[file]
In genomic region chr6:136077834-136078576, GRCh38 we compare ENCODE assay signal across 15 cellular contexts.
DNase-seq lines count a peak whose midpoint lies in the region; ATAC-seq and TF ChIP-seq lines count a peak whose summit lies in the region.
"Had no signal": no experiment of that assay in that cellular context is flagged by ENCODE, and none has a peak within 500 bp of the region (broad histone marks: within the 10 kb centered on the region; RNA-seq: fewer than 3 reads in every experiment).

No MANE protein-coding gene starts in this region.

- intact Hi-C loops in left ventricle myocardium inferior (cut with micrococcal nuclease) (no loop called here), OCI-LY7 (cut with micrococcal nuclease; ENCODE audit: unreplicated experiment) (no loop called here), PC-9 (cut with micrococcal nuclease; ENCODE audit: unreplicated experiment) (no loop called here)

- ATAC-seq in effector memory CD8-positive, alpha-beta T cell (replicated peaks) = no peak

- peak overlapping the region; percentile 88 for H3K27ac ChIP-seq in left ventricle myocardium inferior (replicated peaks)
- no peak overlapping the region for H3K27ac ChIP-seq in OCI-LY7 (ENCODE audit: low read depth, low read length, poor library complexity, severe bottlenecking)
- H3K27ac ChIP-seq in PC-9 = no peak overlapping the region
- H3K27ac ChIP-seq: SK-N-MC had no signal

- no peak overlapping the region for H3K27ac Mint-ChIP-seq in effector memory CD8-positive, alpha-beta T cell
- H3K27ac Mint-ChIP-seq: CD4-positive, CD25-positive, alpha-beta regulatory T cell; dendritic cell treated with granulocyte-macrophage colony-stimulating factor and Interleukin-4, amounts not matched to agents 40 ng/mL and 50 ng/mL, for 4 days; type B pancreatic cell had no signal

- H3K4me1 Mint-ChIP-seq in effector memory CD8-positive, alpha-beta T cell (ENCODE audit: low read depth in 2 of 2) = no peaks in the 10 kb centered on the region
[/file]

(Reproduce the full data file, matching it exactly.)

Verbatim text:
In genomic region chr6:136077834-136078576, GRCh38 we compare ENCODE assay signal across 15 cellular contexts.
DNase-seq lines count a peak whose midpoint lies in the region; ATAC-seq and TF ChIP-seq lines count a peak whose summit lies in the region.
"Had no signal": no experiment of that assay in that cellular context is flagged by ENCODE, and none has a peak within 500 bp of the region (broad histone marks: within the 10 kb centered on the region; RNA-seq: fewer than 3 reads in every experiment).

No MANE protein-coding gene starts in this region.

- intact Hi-C loops in left ventricle myocardium inferior (cut with micrococcal nuclease) (no loop called here), OCI-LY7 (cut with micrococcal nuclease; ENCODE audit: unreplicated experiment) (no loop called here), PC-9 (cut with micrococcal nuclease; ENCODE audit: unreplicated experiment) (no loop called here)

- ATAC-seq in effector memory CD8-positive, alpha-beta T cell (replicated peaks) = no peak

- peak overlapping the region; percentile 88 for H3K27ac ChIP-seq in left ventricle myocardium inferior (replicated peaks)
- no peak overlapping the region for H3K27ac ChIP-seq in OCI-LY7 (ENCODE audit: low read depth, low read length, poor library complexity, severe bottlenecking)
- H3K27ac ChIP-seq in PC-9 = no peak overlapping the region
- H3K27ac ChIP-seq: SK-N-MC had no signal

- no peak overlapping the region for H3K27ac Mint-ChIP-seq in effector memory CD8-positive, alpha-beta T cell
- H3K27ac Mint-ChIP-seq: CD4-positive, CD25-positive, alpha-beta regulatory T cell; dendritic cell treated with granulocyte-macrophage colony-stimulating factor and Interleukin-4, amounts not matched to agents 40 ng/mL and 50 ng/mL, for 4 days; type B pancreatic cell had no signal

- H3K4me1 Mint-ChIP-seq in effector memory CD8-positive, alpha-beta T cell (ENCODE audit: low read depth in 2 of 2) = no peaks in the 10 kb centered on the region